Wieke de Neef (Ghent University / Otto-Friedrich University Bamberg)

Magnetometer survey at a pastoral camp in the Pollino mountains, Calabria / Basilicata, at ca. 1900 m.

The connected highlands: from rugged mountains to cultural landscapes

Abstract: This contribution discusses the methodological challenges of upland archaeology and their effect on how archaeologists, and other stakeholders such as nature conservationists, perceive mountain landscapes. Although highland zones remain generally underrepresented in archaeological landscape research, their economic importance to past societies has long been acknowledged on account of the availability of a wide range of resources. These include primary materials such as metals, stone, salt, timber, game etc., but also pastures. Transit routes through upland areas are crucial to their availability and thus a major factor in the economic entanglement between lowlands and highlands.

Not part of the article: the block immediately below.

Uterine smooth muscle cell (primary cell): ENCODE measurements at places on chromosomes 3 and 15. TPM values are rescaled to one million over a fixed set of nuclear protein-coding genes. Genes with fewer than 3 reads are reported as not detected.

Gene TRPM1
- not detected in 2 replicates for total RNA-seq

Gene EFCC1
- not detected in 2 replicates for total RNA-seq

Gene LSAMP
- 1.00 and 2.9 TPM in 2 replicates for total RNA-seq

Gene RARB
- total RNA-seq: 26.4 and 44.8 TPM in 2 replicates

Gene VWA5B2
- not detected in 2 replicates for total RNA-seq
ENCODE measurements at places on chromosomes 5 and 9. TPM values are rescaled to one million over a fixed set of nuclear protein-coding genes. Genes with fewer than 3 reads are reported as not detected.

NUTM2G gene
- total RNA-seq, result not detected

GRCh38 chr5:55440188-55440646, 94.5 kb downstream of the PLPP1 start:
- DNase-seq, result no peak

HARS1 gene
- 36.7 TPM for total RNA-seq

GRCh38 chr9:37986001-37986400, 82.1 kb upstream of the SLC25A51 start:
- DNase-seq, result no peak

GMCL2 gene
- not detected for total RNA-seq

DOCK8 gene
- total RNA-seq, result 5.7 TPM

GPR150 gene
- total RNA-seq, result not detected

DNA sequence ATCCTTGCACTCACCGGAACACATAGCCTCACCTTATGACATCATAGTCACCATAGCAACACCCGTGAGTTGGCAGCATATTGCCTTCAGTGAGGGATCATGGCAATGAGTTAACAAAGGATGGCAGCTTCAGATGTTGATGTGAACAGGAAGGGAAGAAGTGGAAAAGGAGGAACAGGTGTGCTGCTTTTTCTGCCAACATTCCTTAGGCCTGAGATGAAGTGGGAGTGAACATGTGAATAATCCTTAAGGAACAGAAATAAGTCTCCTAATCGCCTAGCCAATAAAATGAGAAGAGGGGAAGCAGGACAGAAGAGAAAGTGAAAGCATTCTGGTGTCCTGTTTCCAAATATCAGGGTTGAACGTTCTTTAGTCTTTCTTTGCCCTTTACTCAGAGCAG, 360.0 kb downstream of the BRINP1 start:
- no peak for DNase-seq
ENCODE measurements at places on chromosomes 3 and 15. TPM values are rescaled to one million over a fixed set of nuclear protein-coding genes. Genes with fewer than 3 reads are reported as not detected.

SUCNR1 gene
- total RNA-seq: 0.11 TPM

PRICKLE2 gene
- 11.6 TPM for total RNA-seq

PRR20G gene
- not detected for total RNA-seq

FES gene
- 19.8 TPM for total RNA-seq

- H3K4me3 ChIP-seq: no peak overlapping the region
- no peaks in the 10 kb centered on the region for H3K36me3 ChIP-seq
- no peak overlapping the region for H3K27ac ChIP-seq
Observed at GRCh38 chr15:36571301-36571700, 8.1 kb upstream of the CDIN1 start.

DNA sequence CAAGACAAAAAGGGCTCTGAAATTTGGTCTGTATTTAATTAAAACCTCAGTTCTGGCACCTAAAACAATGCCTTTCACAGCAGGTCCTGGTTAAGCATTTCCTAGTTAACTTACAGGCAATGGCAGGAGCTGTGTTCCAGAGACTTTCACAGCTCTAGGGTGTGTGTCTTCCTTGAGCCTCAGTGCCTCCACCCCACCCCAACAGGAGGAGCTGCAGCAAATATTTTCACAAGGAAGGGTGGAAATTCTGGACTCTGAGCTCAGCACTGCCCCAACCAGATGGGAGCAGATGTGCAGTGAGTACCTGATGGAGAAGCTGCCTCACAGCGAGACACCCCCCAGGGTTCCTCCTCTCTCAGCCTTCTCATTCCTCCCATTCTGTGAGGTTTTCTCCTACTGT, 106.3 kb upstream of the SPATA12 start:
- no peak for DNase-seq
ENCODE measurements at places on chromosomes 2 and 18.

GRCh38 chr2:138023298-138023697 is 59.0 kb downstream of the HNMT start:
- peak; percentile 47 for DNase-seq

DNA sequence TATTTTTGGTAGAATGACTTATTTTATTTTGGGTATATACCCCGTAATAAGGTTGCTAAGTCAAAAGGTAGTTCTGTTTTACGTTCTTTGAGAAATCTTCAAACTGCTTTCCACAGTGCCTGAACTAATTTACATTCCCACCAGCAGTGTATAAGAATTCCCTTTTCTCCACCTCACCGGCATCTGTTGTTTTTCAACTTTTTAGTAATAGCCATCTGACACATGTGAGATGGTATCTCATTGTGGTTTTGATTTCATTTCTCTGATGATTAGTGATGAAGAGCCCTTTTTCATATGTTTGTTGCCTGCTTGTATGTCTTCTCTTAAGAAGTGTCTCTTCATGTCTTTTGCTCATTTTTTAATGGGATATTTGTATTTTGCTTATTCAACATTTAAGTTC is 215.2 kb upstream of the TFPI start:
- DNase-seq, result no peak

Information on the long-term human impact related to the exploitation of these resources is, apart from archaeological studies, increasingly becoming available through environmental research. Such data indicate that human communities left an increasing footprint on Mediterranean uplands since the Neolithic. This stands in contrast with the persistent perception of mountains as pristine, wild landscapes. In this presentation, I will discuss how interdisciplinary research adapted to the logistical problems of upland zones can contribute to a better understanding of their long-term role as cultural landscapes. I will illustrate this with case studies in the southern and central Apennines.